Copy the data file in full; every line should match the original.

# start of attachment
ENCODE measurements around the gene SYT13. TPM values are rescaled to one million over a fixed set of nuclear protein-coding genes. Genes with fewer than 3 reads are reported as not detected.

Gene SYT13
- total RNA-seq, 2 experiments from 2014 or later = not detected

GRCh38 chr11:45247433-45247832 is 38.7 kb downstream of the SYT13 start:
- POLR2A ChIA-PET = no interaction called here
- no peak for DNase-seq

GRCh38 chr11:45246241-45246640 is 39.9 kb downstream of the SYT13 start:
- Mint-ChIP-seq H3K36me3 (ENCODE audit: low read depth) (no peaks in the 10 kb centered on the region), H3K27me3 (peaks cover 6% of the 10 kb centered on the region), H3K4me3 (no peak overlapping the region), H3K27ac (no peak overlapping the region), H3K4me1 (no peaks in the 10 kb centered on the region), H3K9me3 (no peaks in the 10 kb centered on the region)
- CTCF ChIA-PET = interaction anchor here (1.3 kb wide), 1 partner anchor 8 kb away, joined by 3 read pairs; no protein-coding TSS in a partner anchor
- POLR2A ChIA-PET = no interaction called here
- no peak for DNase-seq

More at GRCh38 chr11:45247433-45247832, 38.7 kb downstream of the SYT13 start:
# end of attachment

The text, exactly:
ENCODE measurements around the gene SYT13. TPM values are rescaled to one million over a fixed set of nuclear protein-coding genes. Genes with fewer than 3 reads are reported as not detected.

Gene SYT13
- total RNA-seq, 2 experiments from 2014 or later = not detected

GRCh38 chr11:45247433-45247832 is 38.7 kb downstream of the SYT13 start:
- POLR2A ChIA-PET = no interaction called here
- no peak for DNase-seq

GRCh38 chr11:45246241-45246640 is 39.9 kb downstream of the SYT13 start:
- Mint-ChIP-seq H3K36me3 (ENCODE audit: low read depth) (no peaks in the 10 kb centered on the region), H3K27me3 (peaks cover 6% of the 10 kb centered on the region), H3K4me3 (no peak overlapping the region), H3K27ac (no peak overlapping the region), H3K4me1 (no peaks in the 10 kb centered on the region), H3K9me3 (no peaks in the 10 kb centered on the region)
- CTCF ChIA-PET = interaction anchor here (1.3 kb wide), 1 partner anchor 8 kb away, joined by 3 read pairs; no protein-coding TSS in a partner anchor
- POLR2A ChIA-PET = no interaction called here
- no peak for DNase-seq

More at GRCh38 chr11:45247433-45247832, 38.7 kb downstream of the SYT13 start: